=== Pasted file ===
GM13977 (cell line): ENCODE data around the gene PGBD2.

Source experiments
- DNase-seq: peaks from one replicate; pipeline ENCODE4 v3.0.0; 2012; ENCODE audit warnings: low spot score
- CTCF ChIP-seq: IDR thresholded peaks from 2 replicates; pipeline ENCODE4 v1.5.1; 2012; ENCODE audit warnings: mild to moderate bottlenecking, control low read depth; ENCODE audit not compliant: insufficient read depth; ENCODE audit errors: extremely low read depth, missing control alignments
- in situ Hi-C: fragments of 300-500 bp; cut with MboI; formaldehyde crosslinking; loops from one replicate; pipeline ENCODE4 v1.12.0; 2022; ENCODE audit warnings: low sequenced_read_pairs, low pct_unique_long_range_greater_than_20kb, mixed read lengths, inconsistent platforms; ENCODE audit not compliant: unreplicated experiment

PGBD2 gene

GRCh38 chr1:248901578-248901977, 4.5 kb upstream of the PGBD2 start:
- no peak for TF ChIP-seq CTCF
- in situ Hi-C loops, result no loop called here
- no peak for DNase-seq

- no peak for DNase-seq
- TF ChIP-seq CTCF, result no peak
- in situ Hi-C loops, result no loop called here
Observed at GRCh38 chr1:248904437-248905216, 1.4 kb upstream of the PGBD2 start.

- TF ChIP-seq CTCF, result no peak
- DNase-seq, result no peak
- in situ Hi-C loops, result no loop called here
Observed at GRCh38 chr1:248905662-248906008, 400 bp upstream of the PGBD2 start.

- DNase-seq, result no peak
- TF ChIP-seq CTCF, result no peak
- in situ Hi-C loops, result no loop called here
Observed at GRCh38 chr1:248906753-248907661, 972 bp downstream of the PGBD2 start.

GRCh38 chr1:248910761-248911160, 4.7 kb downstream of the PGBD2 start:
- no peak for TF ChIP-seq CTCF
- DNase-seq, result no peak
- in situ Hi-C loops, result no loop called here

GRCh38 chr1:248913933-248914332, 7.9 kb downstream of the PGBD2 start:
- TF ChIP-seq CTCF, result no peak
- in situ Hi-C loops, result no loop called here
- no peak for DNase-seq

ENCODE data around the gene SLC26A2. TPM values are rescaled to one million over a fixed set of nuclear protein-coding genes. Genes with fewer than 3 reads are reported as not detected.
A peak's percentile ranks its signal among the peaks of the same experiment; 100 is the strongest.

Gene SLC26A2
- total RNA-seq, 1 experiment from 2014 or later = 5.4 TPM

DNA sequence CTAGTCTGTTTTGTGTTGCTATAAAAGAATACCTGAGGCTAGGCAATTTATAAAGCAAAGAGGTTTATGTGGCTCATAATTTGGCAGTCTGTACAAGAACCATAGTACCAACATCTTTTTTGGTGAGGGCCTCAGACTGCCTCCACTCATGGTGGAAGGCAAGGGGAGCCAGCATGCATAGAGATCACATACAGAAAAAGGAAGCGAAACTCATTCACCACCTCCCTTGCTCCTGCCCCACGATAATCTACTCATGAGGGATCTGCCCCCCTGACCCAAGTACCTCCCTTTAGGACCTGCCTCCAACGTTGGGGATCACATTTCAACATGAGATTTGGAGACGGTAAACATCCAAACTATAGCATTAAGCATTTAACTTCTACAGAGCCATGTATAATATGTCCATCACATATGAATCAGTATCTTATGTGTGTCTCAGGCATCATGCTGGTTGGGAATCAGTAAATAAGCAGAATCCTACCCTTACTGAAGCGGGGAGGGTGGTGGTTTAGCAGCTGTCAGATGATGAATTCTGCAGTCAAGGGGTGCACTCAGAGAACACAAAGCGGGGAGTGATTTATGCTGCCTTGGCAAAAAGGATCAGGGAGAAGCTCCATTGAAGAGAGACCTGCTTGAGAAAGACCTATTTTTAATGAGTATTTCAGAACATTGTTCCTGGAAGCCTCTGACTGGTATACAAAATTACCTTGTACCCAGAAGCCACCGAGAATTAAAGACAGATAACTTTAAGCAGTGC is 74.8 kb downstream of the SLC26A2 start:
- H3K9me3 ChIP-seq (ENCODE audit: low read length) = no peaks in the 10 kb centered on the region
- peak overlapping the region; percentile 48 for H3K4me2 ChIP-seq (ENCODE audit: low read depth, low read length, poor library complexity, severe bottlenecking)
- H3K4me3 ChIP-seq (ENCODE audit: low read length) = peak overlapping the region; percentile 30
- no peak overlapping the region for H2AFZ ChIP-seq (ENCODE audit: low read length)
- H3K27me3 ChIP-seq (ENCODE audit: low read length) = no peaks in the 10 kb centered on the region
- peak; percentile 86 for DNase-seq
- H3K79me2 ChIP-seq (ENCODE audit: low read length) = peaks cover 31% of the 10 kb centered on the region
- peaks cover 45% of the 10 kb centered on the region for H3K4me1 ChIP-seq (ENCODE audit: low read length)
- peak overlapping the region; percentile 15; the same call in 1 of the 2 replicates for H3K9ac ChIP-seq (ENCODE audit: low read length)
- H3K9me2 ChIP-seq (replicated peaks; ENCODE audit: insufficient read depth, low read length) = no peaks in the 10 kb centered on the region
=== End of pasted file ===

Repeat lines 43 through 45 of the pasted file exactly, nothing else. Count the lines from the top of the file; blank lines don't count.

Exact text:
- peaks cover 45% of the 10 kb centered on the region for H3K4me1 ChIP-seq (ENCODE audit: low read length)
- peak overlapping the region; percentile 15; the same call in 1 of the 2 replicates for H3K9ac ChIP-seq (ENCODE audit: low read length)
- H3K9me2 ChIP-seq (replicated peaks; ENCODE audit: insufficient read depth, low read length) = no peaks in the 10 kb centered on the region